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Top UN official in Kosovo welcomes weapon amnesty programme

Top UN official in Kosovo welcomes weapon amnesty programme

The United Nations top official in Kosovo, Michael Steiner, has welcomed a second round of a weapons amnesty programme designed to encourage citizens to turn in illegal firearms and ammunition in anonymity and without fear of punishment or prosecution.

“Kosovo is not at war anymore, so you don’t need weapons – they are simply dangerous,” Mr. Steiner said over the weekend in reaction to last week’s announcement of the amnesty, which will run from 15 March to 15 April and is a joint action of the UN Interim Administration in Kosovo (UNMIK) and the international security force (KFOR).

“From the 15th on, there is one month for handing over weapons that you still have in your homes,” he said. “This is a golden opportunity for anyone who has still these dangerous weapons at home to hand them over without any prosecution, without any disciplinary actions.”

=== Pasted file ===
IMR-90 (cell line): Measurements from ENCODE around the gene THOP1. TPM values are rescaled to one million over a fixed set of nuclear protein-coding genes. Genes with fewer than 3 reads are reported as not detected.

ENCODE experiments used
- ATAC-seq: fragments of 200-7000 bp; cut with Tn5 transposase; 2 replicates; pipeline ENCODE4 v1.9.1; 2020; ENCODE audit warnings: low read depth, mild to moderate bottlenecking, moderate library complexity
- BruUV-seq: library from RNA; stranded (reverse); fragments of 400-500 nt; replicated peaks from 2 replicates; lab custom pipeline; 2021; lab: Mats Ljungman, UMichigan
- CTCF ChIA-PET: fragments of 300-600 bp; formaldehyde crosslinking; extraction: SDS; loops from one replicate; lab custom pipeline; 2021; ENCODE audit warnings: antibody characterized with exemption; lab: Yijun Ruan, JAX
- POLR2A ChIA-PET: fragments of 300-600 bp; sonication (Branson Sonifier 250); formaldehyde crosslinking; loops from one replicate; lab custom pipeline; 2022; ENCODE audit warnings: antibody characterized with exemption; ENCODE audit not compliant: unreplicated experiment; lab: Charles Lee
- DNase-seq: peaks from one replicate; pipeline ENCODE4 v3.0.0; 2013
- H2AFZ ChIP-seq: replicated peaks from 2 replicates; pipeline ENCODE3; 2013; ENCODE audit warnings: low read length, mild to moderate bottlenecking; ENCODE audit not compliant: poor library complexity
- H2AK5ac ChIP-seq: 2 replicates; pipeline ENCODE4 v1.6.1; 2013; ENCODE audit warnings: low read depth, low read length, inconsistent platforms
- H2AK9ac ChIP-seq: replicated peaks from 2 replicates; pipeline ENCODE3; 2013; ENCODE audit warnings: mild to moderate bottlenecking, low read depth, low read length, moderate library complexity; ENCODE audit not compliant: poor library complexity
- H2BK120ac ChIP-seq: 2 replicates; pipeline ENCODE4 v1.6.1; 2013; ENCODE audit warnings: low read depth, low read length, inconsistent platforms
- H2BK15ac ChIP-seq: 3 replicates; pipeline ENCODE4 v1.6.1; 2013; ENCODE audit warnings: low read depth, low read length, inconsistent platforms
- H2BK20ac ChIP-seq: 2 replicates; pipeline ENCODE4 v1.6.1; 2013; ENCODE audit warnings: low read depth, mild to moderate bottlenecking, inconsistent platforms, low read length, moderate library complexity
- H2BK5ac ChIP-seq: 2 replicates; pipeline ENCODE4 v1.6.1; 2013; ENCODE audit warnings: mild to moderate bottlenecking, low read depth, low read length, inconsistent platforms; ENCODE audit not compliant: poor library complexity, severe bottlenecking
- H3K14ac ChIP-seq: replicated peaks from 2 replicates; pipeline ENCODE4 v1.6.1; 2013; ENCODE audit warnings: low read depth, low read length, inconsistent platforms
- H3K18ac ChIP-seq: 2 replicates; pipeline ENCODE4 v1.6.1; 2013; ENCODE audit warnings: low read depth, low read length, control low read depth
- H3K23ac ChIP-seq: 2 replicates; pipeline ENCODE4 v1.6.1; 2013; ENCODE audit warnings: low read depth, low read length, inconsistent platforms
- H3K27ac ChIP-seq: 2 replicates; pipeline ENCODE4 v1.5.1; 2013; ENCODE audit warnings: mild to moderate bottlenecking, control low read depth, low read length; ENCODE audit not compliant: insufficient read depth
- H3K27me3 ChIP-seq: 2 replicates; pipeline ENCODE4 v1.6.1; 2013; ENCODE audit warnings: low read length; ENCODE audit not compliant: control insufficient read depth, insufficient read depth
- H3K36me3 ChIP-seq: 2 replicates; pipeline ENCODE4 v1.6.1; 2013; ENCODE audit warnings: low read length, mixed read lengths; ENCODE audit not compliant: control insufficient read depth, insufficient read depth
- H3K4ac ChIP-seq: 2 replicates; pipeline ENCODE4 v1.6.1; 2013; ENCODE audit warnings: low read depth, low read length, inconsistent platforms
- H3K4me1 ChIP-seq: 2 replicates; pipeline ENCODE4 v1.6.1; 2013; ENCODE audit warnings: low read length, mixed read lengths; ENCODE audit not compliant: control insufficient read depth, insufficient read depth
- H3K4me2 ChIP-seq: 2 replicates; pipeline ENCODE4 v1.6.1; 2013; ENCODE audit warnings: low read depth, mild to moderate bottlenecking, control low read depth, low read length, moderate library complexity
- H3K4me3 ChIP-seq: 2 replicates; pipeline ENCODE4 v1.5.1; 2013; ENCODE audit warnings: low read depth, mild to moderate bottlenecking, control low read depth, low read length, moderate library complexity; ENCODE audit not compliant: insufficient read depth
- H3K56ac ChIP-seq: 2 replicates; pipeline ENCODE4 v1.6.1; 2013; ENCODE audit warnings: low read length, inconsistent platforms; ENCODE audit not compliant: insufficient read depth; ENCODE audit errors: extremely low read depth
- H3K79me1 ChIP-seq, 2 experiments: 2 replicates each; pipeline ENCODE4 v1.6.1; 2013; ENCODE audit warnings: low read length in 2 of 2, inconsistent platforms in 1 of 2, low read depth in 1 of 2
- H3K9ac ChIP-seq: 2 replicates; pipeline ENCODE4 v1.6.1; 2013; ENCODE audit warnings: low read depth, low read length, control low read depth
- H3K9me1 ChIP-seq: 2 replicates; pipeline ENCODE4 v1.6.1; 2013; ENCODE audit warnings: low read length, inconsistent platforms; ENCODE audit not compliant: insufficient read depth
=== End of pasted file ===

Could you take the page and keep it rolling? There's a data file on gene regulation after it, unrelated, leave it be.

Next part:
Weapons possession is banned for all residents of Kosovo except those holding weapons authorization cards under UNMIK Regulation 2001/7. Those found in possession of illegal weapons can face a prison term of up to eight years or a fine of up to €7,500.

KFOR and UNMIK will set up designated collection points, the Mission said. However individuals may also notify KFOR or police units to pick up weapons or ammunition that may be risky to transport.